Note: Make sure that for any given cucumber test project you only have exactly one @CucumberSetup annotated class in your classpath. If it’s missing or multiple classes with this annotation are found on the classpath, TestEE.fi will refuse to run your tests and fail with an exception instead.
Since the test setup for our little messaging application is rather simple, so is the cucumber setup class for our tests:
As you can see, the cucumber setup in our case is purely declarative. We state that we need a database, that it’s set up with Flyway (I’ll omit the migration – it’s dead simple and can be found here). We also specify that instead of an actual bean instance of TwitterAdapter we want a mock injected where suitable.
Now that our test environment is set up, we’ll finally take a look at the actual step classes with the “glue code”.
I’ve decided to split the “glue code” in to two classes: one for steps concerning messages, and another one for steps related to publishing on Twitter. Splitting your step classes based on what they interact with limits the number of concerns you will be implementing in them and is a pattern I highly recommend when writing Cucumber step classes.
As already stated, the first “glue code” class we’re looking at concerns itself with the messaging aspect of our scenarios.
Apart from the step methods annotated with Cucumber’s @Given, @When and @Then annotations for step matching, you can see how we’re accessing our application’s business logic the same way we would if we were using JUnit: we simply use the @EJB annotation to have TestEE.fi inject the beans we require to implement our tests into our step class instance, and from there we can simply write our step classes using those injected EJBs.
The second step class is even simpler and works on the same mechanics, but with a little twist.
Note how the TwitterAdapter is injected with the @EJB annotation and how there is no @Mock annotation this time. That’s because the @Mock annotation only has meaning in the cucumber setup class. Everywhere else (including the step classes) the mock is injected using standard dependency injection mechanisms.
Nevertheless it is still a mock: it’s exactly the mock instance that was initialized in your cucumber setup class. Consequently all the operations you can perform on mocks (such as verify(), mock() etc. – I’m using Mockito here) work perfectly and are used in the step implementations.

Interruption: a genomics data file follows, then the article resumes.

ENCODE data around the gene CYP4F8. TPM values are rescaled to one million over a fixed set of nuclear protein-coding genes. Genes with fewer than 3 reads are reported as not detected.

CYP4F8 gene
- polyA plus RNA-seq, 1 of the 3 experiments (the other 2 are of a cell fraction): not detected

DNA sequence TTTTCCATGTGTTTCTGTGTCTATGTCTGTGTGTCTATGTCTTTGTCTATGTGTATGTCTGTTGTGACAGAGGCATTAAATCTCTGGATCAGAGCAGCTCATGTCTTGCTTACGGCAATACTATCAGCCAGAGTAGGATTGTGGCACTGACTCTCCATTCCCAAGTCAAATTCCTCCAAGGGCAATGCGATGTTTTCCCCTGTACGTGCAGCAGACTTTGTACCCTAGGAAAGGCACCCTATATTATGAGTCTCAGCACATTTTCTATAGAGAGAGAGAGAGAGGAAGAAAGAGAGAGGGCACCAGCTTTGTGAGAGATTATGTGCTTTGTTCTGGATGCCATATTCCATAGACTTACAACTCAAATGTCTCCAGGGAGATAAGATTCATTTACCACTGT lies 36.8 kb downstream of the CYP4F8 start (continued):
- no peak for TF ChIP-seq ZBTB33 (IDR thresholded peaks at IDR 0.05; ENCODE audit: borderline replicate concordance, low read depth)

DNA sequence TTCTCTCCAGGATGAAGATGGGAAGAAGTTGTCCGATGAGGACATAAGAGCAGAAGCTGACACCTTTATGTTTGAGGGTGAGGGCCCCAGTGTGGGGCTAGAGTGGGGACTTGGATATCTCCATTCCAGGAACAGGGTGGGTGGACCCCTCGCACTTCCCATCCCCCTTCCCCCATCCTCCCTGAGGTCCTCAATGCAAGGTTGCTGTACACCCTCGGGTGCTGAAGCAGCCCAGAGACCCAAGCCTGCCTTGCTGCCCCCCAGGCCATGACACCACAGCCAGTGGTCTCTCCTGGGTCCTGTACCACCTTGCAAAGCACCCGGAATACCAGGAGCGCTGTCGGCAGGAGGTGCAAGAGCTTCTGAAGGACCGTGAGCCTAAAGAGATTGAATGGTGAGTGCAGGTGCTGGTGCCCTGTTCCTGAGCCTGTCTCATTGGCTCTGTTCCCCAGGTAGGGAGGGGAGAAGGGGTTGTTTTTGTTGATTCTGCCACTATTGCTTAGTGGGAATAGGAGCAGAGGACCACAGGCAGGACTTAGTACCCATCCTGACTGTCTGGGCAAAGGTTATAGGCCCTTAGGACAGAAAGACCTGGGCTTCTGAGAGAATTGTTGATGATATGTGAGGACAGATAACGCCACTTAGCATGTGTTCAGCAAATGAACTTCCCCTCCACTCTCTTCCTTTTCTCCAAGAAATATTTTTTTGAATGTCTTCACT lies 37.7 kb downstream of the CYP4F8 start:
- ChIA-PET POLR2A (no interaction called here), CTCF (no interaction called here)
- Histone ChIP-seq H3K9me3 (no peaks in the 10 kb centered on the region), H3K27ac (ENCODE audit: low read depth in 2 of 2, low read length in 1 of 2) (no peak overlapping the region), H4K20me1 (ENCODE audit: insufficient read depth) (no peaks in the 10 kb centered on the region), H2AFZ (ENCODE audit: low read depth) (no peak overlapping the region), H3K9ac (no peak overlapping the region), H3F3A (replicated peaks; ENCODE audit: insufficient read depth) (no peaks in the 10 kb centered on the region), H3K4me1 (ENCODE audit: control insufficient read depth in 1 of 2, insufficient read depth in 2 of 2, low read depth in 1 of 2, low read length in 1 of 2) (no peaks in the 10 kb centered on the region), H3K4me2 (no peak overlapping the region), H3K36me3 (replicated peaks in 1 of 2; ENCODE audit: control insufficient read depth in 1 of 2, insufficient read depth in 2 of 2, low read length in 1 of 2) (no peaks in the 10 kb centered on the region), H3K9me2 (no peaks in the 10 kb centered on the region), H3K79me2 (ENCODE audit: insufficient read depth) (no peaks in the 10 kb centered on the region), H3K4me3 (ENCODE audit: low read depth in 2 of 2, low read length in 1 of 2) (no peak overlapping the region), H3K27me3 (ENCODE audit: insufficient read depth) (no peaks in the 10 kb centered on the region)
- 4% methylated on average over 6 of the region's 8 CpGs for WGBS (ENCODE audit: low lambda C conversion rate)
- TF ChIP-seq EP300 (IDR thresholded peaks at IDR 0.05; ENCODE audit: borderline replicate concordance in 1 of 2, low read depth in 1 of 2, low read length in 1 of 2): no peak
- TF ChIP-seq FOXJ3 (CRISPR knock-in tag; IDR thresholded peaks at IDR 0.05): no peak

One other topic I should talk about a bit is the transactional behavior of TestEE.fi when running Cucumber-JVM tests. You surely remember from our last installment how, for JUnit, the basic idea is to setup one single database for an entire test class and then roll back the transaction of each test method after it’s finished.
Since Cucumber doesn’t have a concept comparable to a test method, the transactional behavior of TestEE.fi differs here, but only a little. The database is created, initialized and set up with @TestData once for all Features and Scenarios in the test run’s classpath while each Scenario rolls back to that initial state after it’s run.
Think about it: this relates directly to how JUnit 4 tests are executed, since the database is set up up once for your cucumber setup class (the equivalent of your JUnit 4 test class where you declare your environment via annotations) and then rolled back after each test, which in Cucumber JVM’s case corresponds to a Scenario.
The detailed transactional behavior thus looks like this:
- Create the database
- Setup schema (with Flyway or Liquibase)
- Setup test data (in @TestData method)
- Run scenario
- Repeat steps 5 & 6 until all scenarios have run
- Delete the database
While Cucumber is a fundamentally different way of structuring, writing and running your tests, TestEE.fi makes it remarkably easy and very similar to the JUnit 4 way you’re already used to. All the features you’ve seen in the previous examples are available in exactly the same way!
This closes installment #4 of this blog series on TestEE.fi. The working sample code this installment is based on can be found here.
If you want to know more about advanced testing with TestEE.fi, be sure to check out the other posts of this series to get you up to speed quickly: